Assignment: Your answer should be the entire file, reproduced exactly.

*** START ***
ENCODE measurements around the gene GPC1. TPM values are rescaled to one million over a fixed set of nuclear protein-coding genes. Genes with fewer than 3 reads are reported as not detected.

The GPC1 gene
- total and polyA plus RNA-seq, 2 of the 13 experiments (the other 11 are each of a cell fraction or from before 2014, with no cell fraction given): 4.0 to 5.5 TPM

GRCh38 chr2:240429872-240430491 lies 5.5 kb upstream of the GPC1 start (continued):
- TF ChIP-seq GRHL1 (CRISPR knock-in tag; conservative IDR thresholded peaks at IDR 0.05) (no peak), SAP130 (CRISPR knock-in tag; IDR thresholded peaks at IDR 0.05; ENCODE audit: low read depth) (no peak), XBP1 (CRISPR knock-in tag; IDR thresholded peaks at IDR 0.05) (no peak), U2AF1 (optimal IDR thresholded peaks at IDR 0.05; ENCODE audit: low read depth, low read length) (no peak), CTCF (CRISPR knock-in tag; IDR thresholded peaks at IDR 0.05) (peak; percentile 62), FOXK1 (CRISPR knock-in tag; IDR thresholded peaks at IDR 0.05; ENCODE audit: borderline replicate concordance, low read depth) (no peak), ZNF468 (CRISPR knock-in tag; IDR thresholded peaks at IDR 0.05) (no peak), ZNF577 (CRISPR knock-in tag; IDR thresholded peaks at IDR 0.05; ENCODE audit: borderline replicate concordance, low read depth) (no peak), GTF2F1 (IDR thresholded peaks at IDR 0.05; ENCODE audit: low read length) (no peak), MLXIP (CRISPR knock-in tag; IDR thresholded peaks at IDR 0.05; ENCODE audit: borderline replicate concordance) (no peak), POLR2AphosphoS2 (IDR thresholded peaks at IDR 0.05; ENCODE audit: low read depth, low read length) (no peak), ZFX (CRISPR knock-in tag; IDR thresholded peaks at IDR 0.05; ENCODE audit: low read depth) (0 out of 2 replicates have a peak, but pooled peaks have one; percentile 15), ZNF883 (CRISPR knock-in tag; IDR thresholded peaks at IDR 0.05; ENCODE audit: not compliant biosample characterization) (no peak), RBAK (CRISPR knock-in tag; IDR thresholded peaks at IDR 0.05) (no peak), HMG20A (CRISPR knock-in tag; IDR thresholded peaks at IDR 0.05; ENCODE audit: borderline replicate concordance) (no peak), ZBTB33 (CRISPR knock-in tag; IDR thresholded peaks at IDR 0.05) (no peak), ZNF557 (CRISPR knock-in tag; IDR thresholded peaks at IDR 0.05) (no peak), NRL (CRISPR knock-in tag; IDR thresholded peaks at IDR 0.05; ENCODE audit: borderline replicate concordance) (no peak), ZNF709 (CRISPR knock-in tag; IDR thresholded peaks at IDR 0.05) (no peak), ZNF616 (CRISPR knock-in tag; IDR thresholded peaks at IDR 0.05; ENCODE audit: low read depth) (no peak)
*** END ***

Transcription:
ENCODE measurements around the gene GPC1. TPM values are rescaled to one million over a fixed set of nuclear protein-coding genes. Genes with fewer than 3 reads are reported as not detected.

The GPC1 gene
- total and polyA plus RNA-seq, 2 of the 13 experiments (the other 11 are each of a cell fraction or from before 2014, with no cell fraction given): 4.0 to 5.5 TPM

GRCh38 chr2:240429872-240430491 lies 5.5 kb upstream of the GPC1 start (continued):
- TF ChIP-seq GRHL1 (CRISPR knock-in tag; conservative IDR thresholded peaks at IDR 0.05) (no peak), SAP130 (CRISPR knock-in tag; IDR thresholded peaks at IDR 0.05; ENCODE audit: low read depth) (no peak), XBP1 (CRISPR knock-in tag; IDR thresholded peaks at IDR 0.05) (no peak), U2AF1 (optimal IDR thresholded peaks at IDR 0.05; ENCODE audit: low read depth, low read length) (no peak), CTCF (CRISPR knock-in tag; IDR thresholded peaks at IDR 0.05) (peak; percentile 62), FOXK1 (CRISPR knock-in tag; IDR thresholded peaks at IDR 0.05; ENCODE audit: borderline replicate concordance, low read depth) (no peak), ZNF468 (CRISPR knock-in tag; IDR thresholded peaks at IDR 0.05) (no peak), ZNF577 (CRISPR knock-in tag; IDR thresholded peaks at IDR 0.05; ENCODE audit: borderline replicate concordance, low read depth) (no peak), GTF2F1 (IDR thresholded peaks at IDR 0.05; ENCODE audit: low read length) (no peak), MLXIP (CRISPR knock-in tag; IDR thresholded peaks at IDR 0.05; ENCODE audit: borderline replicate concordance) (no peak), POLR2AphosphoS2 (IDR thresholded peaks at IDR 0.05; ENCODE audit: low read depth, low read length) (no peak), ZFX (CRISPR knock-in tag; IDR thresholded peaks at IDR 0.05; ENCODE audit: low read depth) (0 out of 2 replicates have a peak, but pooled peaks have one; percentile 15), ZNF883 (CRISPR knock-in tag; IDR thresholded peaks at IDR 0.05; ENCODE audit: not compliant biosample characterization) (no peak), RBAK (CRISPR knock-in tag; IDR thresholded peaks at IDR 0.05) (no peak), HMG20A (CRISPR knock-in tag; IDR thresholded peaks at IDR 0.05; ENCODE audit: borderline replicate concordance) (no peak), ZBTB33 (CRISPR knock-in tag; IDR thresholded peaks at IDR 0.05) (no peak), ZNF557 (CRISPR knock-in tag; IDR thresholded peaks at IDR 0.05) (no peak), NRL (CRISPR knock-in tag; IDR thresholded peaks at IDR 0.05; ENCODE audit: borderline replicate concordance) (no peak), ZNF709 (CRISPR knock-in tag; IDR thresholded peaks at IDR 0.05) (no peak), ZNF616 (CRISPR knock-in tag; IDR thresholded peaks at IDR 0.05; ENCODE audit: low read depth) (no peak)